Marketers now have access to a ‘ChatGPT-like’ analytics tool.
Dealtale has announced Marketing Co-Pilot, a new artificial intelligence (AI)-powered platform that allows marketers to ask questions about performance data and receive thorough replies. The announcement comes amid a larger trend of businesses experimenting with AI as the technology gains widespread appeal.
Marketing Co-Pilot is “a ChatGPT-like feature that allows marketers to ask complex questions about their past, present, and future performance metrics, and instantly receive answers based on data from across their marketing and sales stack, including Salesforce, HubSpot, Google Analytics, and social channels,” according to a press release.
While ChatGPT has been demonstrated to be completely capable of replying to marketing-specific enquiries, it is intended for more broad application. It’s also had a rapid climb to mainstream appeal, reaching over a million users in only five days after its November 2022 launch, causing several firms, such Ryan Reynolds’ Mint Mobile, to begin incorporating the AI model into marketing efforts.
Marketing Co-Pilot, which is set to be live in the spring of this year, has been created to be a user-friendly system that can “assist marketers of all disciplines make their best strategic decisions, from the marketing manager to the CMO,” according to the business.
A brief demo film provided by Dealtale depicts a lady asking Marketing Co-Pilot some hypothetical inquiries, such as “How many website visits did we have each week in 2022? ” The system answers with a bar graph.
The movie concludes with a sales pitch: “Get the answers you need immediately, so you can spend more time doing what we marketers do best: thinking up big ideas that link us to our audience.” In other words, let AI free your team from mundane and time-consuming tasks.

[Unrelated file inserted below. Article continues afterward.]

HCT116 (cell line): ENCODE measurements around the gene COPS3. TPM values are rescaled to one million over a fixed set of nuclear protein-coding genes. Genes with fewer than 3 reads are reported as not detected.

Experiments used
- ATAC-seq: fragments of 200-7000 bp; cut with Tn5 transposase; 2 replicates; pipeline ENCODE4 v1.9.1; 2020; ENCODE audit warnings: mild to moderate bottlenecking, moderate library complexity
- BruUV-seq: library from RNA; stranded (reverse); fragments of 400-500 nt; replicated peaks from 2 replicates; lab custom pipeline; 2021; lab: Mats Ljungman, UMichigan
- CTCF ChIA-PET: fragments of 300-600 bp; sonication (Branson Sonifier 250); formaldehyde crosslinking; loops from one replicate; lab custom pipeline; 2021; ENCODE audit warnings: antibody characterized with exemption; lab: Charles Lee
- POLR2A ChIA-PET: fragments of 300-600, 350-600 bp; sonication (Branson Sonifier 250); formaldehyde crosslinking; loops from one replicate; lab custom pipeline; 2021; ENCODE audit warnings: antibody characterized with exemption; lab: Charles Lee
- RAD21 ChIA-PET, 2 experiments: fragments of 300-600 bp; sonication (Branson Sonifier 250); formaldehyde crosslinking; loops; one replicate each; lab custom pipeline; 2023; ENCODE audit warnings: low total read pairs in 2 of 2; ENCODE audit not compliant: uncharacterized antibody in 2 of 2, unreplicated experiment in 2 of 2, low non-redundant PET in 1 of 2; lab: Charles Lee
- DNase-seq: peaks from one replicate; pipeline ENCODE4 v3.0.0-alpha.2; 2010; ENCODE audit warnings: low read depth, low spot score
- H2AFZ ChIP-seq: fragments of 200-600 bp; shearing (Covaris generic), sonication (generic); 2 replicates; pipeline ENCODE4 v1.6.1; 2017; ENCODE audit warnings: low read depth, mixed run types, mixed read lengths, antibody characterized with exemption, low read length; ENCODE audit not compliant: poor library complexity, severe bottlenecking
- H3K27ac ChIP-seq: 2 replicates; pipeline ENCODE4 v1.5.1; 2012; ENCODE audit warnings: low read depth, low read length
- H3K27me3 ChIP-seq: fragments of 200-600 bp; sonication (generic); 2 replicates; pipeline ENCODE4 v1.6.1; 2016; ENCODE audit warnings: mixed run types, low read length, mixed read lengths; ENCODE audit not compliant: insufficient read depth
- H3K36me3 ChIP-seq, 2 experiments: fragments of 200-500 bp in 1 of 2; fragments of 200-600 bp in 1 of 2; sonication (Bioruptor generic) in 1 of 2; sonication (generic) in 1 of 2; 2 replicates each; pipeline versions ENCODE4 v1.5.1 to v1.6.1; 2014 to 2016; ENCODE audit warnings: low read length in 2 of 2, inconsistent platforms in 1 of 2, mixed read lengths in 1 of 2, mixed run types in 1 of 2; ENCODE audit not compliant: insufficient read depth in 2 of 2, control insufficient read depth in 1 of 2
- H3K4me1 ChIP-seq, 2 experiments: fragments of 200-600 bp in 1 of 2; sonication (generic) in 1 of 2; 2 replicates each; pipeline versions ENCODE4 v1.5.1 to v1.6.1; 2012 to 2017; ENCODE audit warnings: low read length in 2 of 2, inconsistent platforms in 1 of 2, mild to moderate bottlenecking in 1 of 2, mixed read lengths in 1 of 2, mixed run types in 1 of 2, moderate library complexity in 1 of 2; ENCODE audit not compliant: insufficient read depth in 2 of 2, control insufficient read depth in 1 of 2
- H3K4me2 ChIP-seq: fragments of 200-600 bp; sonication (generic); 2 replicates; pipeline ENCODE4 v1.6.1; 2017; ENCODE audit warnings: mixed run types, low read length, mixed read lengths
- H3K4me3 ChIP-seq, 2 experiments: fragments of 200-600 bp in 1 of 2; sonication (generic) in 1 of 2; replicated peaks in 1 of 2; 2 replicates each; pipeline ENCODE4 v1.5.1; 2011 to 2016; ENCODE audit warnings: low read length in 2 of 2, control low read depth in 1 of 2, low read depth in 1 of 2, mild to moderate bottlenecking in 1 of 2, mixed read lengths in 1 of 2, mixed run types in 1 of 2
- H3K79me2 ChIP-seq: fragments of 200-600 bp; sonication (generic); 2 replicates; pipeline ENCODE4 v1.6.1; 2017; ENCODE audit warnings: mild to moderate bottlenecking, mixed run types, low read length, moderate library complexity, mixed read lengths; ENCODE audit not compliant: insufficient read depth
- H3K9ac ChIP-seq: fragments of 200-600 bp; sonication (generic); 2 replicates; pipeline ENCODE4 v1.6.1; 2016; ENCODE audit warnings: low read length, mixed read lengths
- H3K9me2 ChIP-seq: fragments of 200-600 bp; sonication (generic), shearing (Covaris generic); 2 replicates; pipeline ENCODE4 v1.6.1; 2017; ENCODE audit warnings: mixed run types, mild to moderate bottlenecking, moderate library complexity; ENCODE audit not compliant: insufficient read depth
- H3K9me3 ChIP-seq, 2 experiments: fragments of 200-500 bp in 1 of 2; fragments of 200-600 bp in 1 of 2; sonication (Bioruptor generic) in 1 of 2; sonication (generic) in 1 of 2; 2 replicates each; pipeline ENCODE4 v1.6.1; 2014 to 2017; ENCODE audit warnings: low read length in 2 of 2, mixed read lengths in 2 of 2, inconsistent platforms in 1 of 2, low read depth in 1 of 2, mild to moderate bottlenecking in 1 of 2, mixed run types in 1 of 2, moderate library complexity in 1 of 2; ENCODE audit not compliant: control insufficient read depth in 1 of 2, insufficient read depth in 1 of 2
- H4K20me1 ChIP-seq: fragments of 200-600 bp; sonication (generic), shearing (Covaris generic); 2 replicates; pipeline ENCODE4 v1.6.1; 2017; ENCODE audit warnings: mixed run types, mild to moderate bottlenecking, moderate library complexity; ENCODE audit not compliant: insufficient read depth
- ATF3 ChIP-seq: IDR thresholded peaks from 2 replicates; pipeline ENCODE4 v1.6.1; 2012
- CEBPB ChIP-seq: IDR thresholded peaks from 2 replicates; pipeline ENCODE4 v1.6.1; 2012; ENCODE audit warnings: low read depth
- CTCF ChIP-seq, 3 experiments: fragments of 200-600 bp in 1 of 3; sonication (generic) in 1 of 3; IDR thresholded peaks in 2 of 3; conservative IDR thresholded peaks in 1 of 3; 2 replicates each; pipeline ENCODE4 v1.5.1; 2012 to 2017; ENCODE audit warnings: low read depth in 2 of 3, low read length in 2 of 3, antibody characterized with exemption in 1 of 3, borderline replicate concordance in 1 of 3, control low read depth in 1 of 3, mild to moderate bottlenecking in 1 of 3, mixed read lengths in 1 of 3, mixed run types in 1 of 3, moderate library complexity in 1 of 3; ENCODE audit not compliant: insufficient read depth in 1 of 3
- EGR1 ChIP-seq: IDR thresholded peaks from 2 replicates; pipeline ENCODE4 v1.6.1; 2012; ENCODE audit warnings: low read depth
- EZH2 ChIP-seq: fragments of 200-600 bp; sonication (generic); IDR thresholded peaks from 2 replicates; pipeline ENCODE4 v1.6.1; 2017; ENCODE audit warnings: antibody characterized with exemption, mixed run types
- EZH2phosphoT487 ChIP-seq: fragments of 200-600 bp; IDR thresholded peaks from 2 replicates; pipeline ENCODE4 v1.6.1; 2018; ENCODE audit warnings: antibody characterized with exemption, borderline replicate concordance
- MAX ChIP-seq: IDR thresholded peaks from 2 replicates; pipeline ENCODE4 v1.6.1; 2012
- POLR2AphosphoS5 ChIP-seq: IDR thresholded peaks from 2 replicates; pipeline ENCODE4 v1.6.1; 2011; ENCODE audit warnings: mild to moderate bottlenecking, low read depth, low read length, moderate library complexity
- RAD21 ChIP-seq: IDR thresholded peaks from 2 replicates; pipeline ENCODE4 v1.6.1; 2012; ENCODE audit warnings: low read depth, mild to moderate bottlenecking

Far from seeing AI as a danger that would render human marketers useless, many experts now see it as a complementary creative tool that may augment and support existing methods while perhaps driving certain professionals out of the field.
While it may appear like AI is suddenly omnipresent, the fact is that it is just now finding its place in the marketing world. Many brands are eager to find profitable and sustainable use-cases for AI models like ChatGPT, and some have failed: Avocados from Mexico recently rescinded its decision to include ChatGPT in its Super Bowl LVII campaign, and Google cost its parent company Alphabet around $100 billion earlier this month when its AI-powered chatbot Bard fumbled a fact about the James Webb Space Telescope during a public demo.
Initiatives like the Marketing Co-Pilot highlight both the air of experimentation and the enormous amount of excitement that exists surrounding AI right now. Conversica, another business, is introducing a ChatGPT-like app called Conversica Chat later this week.
“It’s always helpful to begin to explore and experiment with tech in order to identify the right use-cases and applications and find what will drive long-term value,” says Brian Yamada, Chief innovation officer at VMLY&R. “Generative AI is evolving quickly, and it’s important to get moving.”